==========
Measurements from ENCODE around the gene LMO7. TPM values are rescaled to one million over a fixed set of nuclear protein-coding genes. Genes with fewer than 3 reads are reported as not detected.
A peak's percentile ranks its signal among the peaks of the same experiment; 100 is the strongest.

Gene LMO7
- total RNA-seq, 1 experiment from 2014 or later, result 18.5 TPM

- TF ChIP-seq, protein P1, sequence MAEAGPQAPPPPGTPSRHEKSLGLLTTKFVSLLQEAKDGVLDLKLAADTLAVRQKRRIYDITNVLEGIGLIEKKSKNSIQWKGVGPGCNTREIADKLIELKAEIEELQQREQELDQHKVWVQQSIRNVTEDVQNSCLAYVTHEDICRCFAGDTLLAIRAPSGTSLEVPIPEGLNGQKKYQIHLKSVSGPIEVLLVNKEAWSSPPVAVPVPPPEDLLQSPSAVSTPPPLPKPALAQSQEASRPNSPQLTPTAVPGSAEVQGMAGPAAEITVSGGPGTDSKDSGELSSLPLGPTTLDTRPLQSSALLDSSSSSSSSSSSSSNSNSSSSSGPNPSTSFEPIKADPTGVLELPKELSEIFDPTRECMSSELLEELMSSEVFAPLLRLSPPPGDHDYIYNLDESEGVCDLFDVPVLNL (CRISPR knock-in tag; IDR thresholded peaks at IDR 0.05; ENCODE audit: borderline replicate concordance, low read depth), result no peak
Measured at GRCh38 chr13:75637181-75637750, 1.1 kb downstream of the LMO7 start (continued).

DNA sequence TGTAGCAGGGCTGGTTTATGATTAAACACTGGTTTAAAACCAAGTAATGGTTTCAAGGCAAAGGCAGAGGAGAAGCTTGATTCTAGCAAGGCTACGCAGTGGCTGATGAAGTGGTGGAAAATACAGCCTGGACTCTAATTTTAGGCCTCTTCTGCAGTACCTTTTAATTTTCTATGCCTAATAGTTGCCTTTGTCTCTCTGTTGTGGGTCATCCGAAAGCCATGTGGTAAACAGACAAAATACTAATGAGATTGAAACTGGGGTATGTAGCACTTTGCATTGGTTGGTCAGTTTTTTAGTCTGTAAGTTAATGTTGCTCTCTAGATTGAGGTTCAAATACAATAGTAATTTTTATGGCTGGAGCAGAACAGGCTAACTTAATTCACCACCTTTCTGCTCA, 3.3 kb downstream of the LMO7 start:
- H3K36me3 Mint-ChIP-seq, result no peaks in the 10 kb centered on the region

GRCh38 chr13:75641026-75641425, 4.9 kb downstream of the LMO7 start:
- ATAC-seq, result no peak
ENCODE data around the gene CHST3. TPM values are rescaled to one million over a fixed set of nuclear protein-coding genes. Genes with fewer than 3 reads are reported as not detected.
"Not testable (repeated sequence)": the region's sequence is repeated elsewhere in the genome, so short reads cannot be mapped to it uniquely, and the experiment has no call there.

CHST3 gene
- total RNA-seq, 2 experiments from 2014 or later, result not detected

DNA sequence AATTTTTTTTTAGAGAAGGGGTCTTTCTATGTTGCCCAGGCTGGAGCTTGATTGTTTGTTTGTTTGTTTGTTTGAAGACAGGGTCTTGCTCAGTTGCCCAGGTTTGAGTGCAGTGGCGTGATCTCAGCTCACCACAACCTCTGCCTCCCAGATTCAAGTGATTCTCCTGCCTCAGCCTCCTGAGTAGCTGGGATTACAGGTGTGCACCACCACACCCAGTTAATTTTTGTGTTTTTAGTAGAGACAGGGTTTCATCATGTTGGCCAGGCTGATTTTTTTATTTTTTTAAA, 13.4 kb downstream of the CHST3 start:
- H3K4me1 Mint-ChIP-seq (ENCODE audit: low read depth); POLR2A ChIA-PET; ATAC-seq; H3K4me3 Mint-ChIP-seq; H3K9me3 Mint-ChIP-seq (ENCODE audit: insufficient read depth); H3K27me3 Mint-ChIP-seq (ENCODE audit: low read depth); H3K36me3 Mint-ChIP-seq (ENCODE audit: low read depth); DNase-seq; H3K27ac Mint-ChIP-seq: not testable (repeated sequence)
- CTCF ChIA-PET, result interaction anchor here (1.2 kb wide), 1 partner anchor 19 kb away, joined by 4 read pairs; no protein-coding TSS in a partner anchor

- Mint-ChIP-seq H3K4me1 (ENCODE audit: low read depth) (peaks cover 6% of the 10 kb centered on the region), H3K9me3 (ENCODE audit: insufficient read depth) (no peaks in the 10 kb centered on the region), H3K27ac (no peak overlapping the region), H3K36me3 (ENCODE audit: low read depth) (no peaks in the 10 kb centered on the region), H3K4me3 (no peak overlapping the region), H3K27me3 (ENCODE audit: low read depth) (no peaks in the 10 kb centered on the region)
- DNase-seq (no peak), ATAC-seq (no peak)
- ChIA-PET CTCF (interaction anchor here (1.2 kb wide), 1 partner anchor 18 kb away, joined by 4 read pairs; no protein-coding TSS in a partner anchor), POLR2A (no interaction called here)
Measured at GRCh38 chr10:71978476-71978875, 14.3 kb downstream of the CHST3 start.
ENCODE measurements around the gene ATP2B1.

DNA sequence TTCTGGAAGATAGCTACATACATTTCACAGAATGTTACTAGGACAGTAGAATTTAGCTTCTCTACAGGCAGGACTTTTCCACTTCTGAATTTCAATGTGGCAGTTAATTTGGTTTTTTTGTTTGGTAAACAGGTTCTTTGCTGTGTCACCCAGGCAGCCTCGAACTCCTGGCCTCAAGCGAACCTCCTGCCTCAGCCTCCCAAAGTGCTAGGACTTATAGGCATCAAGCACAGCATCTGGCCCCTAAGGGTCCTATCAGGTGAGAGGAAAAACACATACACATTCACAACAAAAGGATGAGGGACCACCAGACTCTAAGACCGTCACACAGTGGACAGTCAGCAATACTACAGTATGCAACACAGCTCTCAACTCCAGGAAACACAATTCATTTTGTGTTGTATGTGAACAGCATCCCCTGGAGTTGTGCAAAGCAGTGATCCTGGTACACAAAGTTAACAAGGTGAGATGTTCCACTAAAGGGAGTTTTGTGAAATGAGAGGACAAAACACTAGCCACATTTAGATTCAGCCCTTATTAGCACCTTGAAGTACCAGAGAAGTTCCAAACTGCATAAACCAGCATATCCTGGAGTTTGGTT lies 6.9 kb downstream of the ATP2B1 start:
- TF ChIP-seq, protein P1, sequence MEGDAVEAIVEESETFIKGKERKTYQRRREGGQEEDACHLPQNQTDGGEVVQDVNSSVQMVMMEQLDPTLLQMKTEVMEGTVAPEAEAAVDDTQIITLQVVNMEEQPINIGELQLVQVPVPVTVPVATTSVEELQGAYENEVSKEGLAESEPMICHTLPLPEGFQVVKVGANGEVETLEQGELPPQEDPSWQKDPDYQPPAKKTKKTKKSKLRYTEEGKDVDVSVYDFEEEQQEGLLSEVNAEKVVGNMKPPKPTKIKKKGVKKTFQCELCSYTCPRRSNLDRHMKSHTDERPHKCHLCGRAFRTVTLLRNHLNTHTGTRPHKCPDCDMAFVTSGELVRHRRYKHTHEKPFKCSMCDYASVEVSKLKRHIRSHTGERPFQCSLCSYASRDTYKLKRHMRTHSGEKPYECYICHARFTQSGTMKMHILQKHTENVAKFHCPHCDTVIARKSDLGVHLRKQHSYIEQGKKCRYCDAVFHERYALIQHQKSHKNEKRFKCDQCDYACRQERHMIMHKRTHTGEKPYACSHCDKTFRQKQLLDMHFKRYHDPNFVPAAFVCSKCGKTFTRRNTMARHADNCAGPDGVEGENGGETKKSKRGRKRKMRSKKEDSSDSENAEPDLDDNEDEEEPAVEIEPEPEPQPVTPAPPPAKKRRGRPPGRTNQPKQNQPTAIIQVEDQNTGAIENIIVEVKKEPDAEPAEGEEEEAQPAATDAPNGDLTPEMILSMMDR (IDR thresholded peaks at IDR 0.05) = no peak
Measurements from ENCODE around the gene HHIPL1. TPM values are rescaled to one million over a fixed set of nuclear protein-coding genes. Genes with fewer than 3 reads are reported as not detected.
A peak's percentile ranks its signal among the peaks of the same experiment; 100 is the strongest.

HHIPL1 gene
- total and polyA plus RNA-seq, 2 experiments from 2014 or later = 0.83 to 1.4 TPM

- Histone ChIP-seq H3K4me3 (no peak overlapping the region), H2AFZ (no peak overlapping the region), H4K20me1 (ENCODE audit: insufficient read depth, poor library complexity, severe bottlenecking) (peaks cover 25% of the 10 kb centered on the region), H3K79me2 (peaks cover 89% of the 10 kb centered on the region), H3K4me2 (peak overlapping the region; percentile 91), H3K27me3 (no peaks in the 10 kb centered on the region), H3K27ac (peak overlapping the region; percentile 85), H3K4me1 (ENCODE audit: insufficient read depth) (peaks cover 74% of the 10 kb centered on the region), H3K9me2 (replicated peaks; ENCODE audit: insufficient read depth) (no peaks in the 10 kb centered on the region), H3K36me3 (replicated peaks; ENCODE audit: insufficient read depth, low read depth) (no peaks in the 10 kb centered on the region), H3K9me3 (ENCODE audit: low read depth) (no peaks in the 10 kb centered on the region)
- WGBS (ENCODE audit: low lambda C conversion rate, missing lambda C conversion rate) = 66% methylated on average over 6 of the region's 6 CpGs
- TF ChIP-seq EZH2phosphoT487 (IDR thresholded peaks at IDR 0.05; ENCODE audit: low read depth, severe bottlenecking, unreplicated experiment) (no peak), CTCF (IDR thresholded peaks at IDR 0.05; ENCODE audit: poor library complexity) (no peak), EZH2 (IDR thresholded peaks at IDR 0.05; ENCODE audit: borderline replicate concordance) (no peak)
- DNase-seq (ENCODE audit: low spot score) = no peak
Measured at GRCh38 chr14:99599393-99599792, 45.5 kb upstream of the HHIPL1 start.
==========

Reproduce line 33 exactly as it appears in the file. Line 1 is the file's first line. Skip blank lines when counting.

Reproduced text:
Measured at GRCh38 chr14:99599393-99599792, 45.5 kb upstream of the HHIPL1 start.